inhabited by low income, middle class and upper middle class
population, as well as rich and wealthy people. Both the
government and the private institutions were included in the
Pak. J. Sci. Ind. Res. 2010 53 (1) 46-49
Abstract. Microbiological assay of 780 water samples and 1220 beverage samples (412 branded and 808 unbranded),
collected from 490 different schools, both government (98 schools) and private (392 schools), situated in different areas
of the city of Karachi, was conducted for bacterial heterotrophic plate count, total coliforms, faecal coliforms, E. coli,
faecal streptococci, Pseudomonas and Salmonella species. The counts ranged from 0 to 2.5 × 105 cfu/mL and from 0 to
106 cfu/mL in water and beverage samples, respectively. About 36% of water samples and 48% of unbranded beverage
samples were contaminated with the indicator and the pathogenic bacteria; all the branded beverage samples were found
fit for human consumption from microbiological viewpoint.
Keywords: drinking water, beverages, microbiological quality
*Author for correspondence; E-mail:
study, out of these 98 were government schools whereas 392
were private institutions. Insulated ice chest with ice packs
was used for collection and transportation of samples. The
collected samples were labelled with date and laboratory
code. Other necessary information about the samples, like
area or location of school, collection point etc. was recorded
on prescribed forms. Samples were collected in sterilized
screw-capped glass bottles.
Beverage samples were categorized as branded and un-
branded. The unbranded beverages consisted of gola-gandas
(local name for an item made by crushed ice and additives),
sherbets (drinks) and carbonated and other drinks sold on
vending carts (thailas). All the water and beverage samples
were tested microbiologically for their heterotrophic plate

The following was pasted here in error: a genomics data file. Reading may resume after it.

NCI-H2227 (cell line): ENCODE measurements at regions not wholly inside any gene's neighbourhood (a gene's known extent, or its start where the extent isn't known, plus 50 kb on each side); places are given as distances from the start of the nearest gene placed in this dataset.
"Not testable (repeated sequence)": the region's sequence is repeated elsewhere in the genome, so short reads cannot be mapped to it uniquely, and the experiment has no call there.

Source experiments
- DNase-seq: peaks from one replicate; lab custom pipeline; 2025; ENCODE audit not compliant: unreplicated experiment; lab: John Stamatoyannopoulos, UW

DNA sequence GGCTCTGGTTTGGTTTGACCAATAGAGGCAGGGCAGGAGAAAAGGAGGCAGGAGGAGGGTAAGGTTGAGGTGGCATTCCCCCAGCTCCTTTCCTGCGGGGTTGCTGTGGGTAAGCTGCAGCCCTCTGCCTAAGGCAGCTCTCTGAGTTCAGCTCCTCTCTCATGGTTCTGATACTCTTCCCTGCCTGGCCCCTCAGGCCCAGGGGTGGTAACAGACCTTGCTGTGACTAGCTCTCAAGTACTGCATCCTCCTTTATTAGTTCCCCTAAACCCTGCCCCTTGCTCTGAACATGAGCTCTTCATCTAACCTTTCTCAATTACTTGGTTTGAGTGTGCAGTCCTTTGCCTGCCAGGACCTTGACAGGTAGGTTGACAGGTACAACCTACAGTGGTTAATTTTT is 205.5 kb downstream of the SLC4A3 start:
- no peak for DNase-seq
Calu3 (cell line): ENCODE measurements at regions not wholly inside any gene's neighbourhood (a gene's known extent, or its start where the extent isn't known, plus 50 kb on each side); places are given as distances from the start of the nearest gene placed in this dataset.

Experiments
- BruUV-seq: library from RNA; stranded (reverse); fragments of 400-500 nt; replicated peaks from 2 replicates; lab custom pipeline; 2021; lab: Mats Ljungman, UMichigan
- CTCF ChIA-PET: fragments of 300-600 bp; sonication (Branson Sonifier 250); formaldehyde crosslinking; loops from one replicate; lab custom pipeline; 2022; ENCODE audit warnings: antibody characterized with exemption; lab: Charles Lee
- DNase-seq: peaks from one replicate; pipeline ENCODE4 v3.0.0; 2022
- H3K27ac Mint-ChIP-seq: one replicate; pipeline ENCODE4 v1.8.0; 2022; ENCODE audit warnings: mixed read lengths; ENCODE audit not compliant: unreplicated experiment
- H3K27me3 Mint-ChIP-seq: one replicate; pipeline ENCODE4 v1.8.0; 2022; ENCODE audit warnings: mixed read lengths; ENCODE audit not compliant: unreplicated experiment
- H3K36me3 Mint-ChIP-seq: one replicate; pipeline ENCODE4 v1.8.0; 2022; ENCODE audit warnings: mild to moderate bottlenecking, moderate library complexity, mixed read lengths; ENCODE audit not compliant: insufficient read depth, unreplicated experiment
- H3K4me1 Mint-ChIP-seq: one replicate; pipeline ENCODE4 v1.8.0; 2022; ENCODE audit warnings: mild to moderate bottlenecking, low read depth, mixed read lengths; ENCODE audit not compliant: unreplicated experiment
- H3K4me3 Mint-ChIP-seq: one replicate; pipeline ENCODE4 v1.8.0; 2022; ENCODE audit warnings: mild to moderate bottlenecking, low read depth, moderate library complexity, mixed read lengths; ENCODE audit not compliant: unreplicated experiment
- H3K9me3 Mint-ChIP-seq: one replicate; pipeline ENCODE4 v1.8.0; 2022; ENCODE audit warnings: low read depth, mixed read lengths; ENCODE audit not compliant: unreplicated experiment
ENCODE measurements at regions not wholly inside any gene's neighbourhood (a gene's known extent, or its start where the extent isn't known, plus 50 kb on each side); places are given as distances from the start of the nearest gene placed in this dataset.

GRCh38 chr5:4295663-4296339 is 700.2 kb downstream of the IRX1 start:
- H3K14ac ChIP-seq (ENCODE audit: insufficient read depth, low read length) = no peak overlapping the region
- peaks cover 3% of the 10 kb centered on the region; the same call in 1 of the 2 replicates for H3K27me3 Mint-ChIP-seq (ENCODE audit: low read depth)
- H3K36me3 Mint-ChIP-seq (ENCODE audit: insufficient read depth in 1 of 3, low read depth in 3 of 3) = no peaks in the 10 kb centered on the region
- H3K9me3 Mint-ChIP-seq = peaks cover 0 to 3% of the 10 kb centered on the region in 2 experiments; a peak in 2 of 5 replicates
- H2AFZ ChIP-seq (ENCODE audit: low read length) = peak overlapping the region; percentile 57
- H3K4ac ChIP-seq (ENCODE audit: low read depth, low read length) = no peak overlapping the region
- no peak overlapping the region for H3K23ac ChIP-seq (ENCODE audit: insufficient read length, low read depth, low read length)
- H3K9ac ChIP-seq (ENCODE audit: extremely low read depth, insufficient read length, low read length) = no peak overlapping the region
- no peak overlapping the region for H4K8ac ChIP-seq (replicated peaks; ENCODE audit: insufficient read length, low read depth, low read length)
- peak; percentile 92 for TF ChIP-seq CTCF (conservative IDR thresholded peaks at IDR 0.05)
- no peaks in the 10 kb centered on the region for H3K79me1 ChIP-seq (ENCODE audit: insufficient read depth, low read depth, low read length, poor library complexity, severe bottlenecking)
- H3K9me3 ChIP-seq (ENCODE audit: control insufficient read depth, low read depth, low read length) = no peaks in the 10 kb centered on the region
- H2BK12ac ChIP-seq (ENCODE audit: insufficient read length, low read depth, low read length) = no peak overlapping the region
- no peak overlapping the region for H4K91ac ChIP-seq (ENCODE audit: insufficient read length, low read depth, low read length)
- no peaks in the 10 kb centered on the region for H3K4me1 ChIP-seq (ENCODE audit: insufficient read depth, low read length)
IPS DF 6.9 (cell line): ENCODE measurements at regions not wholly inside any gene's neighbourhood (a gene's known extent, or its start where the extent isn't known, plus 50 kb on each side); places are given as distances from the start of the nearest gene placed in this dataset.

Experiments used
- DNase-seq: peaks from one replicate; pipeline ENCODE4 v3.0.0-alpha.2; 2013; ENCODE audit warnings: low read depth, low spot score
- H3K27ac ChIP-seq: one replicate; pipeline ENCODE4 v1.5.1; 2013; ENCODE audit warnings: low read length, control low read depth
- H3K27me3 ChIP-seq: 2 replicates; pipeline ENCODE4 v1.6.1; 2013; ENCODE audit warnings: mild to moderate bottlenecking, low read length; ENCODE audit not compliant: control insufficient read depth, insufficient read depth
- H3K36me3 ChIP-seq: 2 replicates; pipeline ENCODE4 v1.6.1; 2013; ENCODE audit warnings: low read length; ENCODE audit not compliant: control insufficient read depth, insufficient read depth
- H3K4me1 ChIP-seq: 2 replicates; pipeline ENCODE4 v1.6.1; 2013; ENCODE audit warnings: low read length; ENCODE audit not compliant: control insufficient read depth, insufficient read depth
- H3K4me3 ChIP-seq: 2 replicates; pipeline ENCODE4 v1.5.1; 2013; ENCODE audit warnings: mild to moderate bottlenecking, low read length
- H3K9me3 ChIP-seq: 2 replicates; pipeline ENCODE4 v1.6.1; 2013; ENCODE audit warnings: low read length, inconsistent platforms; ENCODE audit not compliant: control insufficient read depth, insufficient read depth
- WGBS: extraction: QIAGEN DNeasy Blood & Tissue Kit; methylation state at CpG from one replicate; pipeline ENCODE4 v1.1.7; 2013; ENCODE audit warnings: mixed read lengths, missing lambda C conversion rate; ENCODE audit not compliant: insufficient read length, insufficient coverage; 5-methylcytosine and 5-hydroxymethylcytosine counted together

counts, total coliforms, fecal coliforms, E. coli 0157:H7, faecal
streptococci, Pseudomonas and Salmonella species.
Heterotrophic plate count (HPC), coliforms and faecal coliforms
were tested according to the Standard Methods for the Exami-
nation of Water and Wastewater (APHA, 1998; ISO 9308-1:
2000; 9308-2: 1990; 6222: 1988a; 8199: 1988b). E. coli 0157:H7
was tested by serological kit method (Pro-Lab Diagnostics)
according to Thompson et al. (1990) and faecal streptococci
were determined using ISO method 7899-1 (1984). Other
parameters were tested according to on-line Bacteriological
Analytical Manual of US FDA (2006; 2002; 2001). Salmonella
was confirmed using antisera (Pro-Lab Diagnostics).
Results and Discussion
Figures 1 and 2 present total heterotrophic plate count (HPC)
in water and beverage samples, respectively. The heterotrophic
plate count in water and beverage samples ranged from 0 to
2.5 × 105 cfu/ml and from 0 to <106 cfu/ml, respectively. HPC
may be used to assess the general bacterial content as well as
the efficiency of water treatment. The HPC standards for
drinking water vary a lot from country to country. According
to WHO (1999) guidelines for drinking water quality, the limit
for HPC is 100 cfu/mL which has also been adopted by
Pakistan Standards and Quality Control Authority (PSQCA;
However, WHO guidelines for drinking water quality are
intended to be used as a basis for the development of national
standards in the context of local or national environmental,
socio-economical and cultural conditions (WHO, 1999). The
HPC standard for drinking water in Sri Lanka is 10,000 cfu/mL
(SLS, 2001; 1995), which is a pretty relaxed standard, compared
to the stringent standard of WHO. According to Canadian
standard, HPC is not considered as a parameter of drinking
water quality. A review study conducted by Allen et al. (2004)